Appeals Court Holds Hearing in Men’s Abortion-Child Support Case

State   |   Steven Ertelt   |   Sep 10, 2007   |   9:00AM   |   WASHINGTON, DC

Appeals Court Holds Hearing in Men’s Abortion-Child Support Case Email this article
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by Steven Ertelt Editor
September 10,

Cincinnati, OH ( — A man who doesn’t want to pay child support for his ex-girlfriend’s baby is taking his case to a federal appeals court today. The man filing the suit says men should have the same rights as women do under Roe v. Wade to exempt themselves from responsibilities for a child they don’t want.

Matthew Dubay, a 26 year-old computer programmer from Michigan, says that if women have the right to have an abortion and end their responsibility for an unborn child, men should have the same right.

Dubay says his former girlfriend, Lauren Wells, did not want have children and told him during their relationship that she couldn’t get pregnant.

However, in July 2006, U.S. District Judge David Lawson ruled the lawsuit was frivolous and threw it out. He also ordered Dubay to pay attorney’s fees to the state.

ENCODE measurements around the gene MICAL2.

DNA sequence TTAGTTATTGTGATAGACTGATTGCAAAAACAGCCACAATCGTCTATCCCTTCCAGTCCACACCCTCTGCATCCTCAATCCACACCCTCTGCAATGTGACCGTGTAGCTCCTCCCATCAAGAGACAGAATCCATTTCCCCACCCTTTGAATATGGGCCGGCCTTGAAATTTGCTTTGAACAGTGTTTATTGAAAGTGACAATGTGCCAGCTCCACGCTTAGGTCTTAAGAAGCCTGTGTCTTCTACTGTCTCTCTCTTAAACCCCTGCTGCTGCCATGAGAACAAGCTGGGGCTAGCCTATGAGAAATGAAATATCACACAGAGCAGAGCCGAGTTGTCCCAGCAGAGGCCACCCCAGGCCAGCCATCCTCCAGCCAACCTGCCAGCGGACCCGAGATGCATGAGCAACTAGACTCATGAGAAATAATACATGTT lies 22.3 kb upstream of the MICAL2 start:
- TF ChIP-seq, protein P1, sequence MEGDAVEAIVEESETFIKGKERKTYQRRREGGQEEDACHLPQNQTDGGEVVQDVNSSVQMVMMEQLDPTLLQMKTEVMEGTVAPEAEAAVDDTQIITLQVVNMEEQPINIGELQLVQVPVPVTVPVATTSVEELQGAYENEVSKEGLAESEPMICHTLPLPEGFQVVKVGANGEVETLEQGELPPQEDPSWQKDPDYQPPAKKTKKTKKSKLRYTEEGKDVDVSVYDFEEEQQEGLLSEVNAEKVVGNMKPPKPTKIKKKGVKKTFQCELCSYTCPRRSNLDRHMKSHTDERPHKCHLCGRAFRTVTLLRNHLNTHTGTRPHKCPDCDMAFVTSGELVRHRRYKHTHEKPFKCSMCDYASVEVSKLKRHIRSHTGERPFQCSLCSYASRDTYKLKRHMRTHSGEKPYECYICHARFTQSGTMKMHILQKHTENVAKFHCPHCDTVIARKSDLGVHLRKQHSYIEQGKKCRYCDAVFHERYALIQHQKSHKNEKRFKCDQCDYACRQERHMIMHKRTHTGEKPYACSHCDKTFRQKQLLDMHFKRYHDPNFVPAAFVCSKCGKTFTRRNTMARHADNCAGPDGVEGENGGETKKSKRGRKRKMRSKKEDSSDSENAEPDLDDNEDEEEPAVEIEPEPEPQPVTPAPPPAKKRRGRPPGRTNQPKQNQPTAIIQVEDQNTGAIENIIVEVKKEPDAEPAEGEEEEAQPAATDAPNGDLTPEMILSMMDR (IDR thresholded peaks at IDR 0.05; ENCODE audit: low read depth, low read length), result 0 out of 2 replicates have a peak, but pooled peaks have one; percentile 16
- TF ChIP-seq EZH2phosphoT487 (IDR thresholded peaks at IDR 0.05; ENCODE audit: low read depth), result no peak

Attorneys for Dubay appeared at the Sixth Circuit U.S. Court of Appeals in Cincinnati on Monday to argue an appeal in the case.

Lawyer Jeffery Cojocar told the Saginaw News that he plans to take the case to the Supreme Court if the appeals court sides with Judge Lawson.
Lawson disagreed with Dubay’s argument that Michigan’s paternity laws violate the Constitution’s equal protection clause. He said the law is unconstitutional because it requires fathers to pay child support "even if he did not want the child to be born."

"The fundamental flaw in Dubay’s claim is that he fails to see that the state played no role in the conception or birth of the child in this case, or in the decisions that resulted in the birth of the child," Lawson wrote.

"I heard that the way the judge dismissed the case was sarcastic," Dubay said at the time in response to the decision. "I’m disappointed in the system for not taking it seriously."

"I feel it’s a fair argument and I’d like to see it argued in court. I’m disappointed we didn’t get that opportunity," he added.

Michigan Attorney General Mike Cox eventually intervened in the case and argued for its dismissal.

State courts have previously ruled that any inequity men face is outweighed by the need to provide adequate support for children as they grow up. However, the New York-based National Center for Men is siding with Dubay and is calling the case "the Roe vs. Wade for Men."

Wells currently lives in Saginaw Township and is raising the couple’s 2-year-old daughter, Elisabeth. Dubay was ordered to pay $500 per month for the child’s welfare.